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Research Papers

Robustness of Using Dynamic Motions and Template Matching to the Limb Position Effect in Myoelectric Classification

[+] Author and Article Information
Sungtae Shin

Department of Mechanical Engineering,
Texas A&M University,
College Station, TX 77843-3123
e-mails: sstmir@tamu.edu; sstmir@gmail.com

Reza Tafreshi

Associate Professor
Mem. ASME
Department of Mechanical Engineering,
Texas A&M University at Qatar,
P. O. Box 23874,
Doha, Qatar
e-mail: reza.tafreshi@qatar.tamu.edu

Reza Langari

Professor
Mem. ASME
Department of Mechanical Engineering,
Texas A&M University,
College Station, TX 77843-3123
e-mail: rlangari@tamu.edu

1Corresponding author.

Contributed by the Dynamic Systems Division of ASME for publication in the JOURNAL OF DYNAMIC SYSTEMS, MEASUREMENT, AND CONTROL. Manuscript received November 5, 2015; final manuscript received May 23, 2016; published online July 15, 2016. Assoc. Editor: Xiaopeng Zhao.

J. Dyn. Sys., Meas., Control 138(11), 111009 (Jul 15, 2016) (11 pages) Paper No: DS-15-1554; doi: 10.1115/1.4033835 History: Received November 05, 2015; Revised May 23, 2016

Myoelectric classification has been widely studied for controlling prosthetic devices and human computer interface (HCI). However, it is still not robust due to external conditions: limb position changes, electrode shifts, and skin condition changes. These issues compromise the reliability of pattern recognition techniques in myoelectric systems. In order to increase the reliability in the limb position effect when a limb position is changed from the position in which the system is trained, this paper proposes a myoelectric system using dynamic motions. Dynamic time warping (DTW) technique was used for the alignment of two different time-length motions, and correlation coefficients were then calculated as a similarity metric to classify dynamic motions. On the other hand, Fisher's linear discriminant analysis was applied on static motions for the purpose of dimensionality reduction and Naïve Bayesian classifier for classifying the motions. To estimate the robustness to the limb position effect, static and dynamic motions were collected at four different limb positions from eight human subjects. The statistical analysis, t-test (p < 0.05), showed that, for all subjects, dynamic motions were more robust to the limb position effect than static motions when training and validation sets were extracted from different limb positions with the best classification accuracy of 97.59% and 3.54% standard deviation (SD) for dynamic motions compared with 71.85% with 12.62% SD for static motions.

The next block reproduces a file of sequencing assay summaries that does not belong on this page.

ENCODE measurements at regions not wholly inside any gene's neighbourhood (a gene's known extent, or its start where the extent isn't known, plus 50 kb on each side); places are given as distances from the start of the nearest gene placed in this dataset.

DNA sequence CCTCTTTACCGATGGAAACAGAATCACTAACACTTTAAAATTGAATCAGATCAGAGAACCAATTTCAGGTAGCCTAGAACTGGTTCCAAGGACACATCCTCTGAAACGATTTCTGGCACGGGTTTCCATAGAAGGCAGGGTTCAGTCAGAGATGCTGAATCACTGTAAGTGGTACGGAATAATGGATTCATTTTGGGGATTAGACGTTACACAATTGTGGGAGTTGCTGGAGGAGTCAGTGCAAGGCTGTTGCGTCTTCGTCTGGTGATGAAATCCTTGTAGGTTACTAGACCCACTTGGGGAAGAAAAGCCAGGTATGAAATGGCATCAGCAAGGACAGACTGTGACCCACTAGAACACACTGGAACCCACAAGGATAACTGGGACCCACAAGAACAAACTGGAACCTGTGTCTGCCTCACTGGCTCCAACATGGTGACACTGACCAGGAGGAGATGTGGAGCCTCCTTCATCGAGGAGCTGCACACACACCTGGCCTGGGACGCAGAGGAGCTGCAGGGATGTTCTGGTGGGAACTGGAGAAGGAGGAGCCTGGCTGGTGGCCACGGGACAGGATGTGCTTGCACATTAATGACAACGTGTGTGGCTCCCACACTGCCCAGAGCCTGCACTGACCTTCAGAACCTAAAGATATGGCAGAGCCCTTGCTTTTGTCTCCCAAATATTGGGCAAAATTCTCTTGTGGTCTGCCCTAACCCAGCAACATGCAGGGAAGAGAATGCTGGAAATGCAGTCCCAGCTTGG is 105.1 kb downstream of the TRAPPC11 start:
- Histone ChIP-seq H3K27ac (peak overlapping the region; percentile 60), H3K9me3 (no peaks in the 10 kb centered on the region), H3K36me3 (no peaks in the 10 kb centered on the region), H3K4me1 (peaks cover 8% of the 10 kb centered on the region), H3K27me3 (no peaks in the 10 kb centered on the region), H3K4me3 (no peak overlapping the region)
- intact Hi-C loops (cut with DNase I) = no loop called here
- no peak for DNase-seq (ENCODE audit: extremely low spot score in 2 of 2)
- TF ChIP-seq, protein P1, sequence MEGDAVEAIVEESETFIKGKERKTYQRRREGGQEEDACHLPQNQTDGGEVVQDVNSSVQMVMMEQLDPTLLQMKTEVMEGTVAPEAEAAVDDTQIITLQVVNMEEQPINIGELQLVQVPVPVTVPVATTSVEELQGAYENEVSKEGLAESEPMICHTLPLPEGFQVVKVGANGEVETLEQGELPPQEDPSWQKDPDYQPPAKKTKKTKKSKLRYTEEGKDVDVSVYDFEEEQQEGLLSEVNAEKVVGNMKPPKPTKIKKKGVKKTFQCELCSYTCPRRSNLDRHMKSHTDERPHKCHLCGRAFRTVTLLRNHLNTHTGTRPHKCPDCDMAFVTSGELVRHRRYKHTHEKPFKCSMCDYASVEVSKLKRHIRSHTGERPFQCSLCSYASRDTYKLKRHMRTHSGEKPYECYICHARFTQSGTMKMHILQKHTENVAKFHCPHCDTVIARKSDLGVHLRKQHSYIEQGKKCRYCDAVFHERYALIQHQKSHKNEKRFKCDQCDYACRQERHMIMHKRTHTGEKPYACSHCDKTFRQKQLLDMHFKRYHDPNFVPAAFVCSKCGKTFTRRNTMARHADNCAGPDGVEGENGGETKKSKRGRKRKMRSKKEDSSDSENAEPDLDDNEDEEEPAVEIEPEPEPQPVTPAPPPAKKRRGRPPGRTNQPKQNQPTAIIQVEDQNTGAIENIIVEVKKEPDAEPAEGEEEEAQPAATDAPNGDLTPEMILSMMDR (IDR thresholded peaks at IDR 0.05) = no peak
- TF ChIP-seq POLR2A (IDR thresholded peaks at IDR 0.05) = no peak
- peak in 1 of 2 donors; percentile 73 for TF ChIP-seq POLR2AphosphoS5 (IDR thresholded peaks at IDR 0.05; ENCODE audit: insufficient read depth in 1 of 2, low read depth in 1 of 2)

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Figures

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Fig. 1

(a) Static motion versus (b) dynamic motion; RMS in a static motion (hand close) is relatively steady, whereas RMS in a dynamic motion (finger snap) changes over time

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Fig. 2

(a) Process diagrams of PMC and (b) the proposed SMC

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Fig. 3

Static motions (left), the shape of a motion is equal over time: (a) rest, (b) hand close, (c) hand open, (d) wrist flexion, (e) wrist extension, (f) forearm pronation, and (g) forearm supination. Dynamic motions (right), the shape of a motion varies over time: (a) finger snapping, (b) finger gun, (c) finger beckon, (d) palm beckon, (e) wave, and (f) go away.

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Fig. 4

Location of surface EMG electrodes to collect EMG data: (a) anterior view and (b) posterior view

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Fig. 5

Four different limb positions: (1) straight arm hanging at side (P1), (2) straight arm reaching forward (P2), (3) straight arm reaching up (P3), and (4) humerus hanging at side and forearm horizontal (P4)

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Fig. 6

Before and after alignment by DTW

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Fig. 7

Six templates of dynamic motions

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Fig. 8

Classification accuracy of subject 5 (the best case): (a) SMC and (b) PMC. SDs are in the parentheses. A 50 ms window size with 25 ms overlap for dynamic motion and a 200 ms window size with 100 ms overlap for static motions were chosen.

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Fig. 9

Classification accuracy of subject 7 (the worst case): (a) SMC and (b) PMC. SDs are in the parentheses. A 50 ms window size with 25 ms overlap for dynamic motion and a 200 ms window size with 100 ms overlap for static motions were chosen.

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Fig. 10

(a) Static motion (hand closed) versus (b) dynamic motion (finger snap) at the different limb positions; after changing a limb position, the same static motions are totally different. However, the same dynamic motions keep their similar RMS profiles even their RMS values are slightly shifted.

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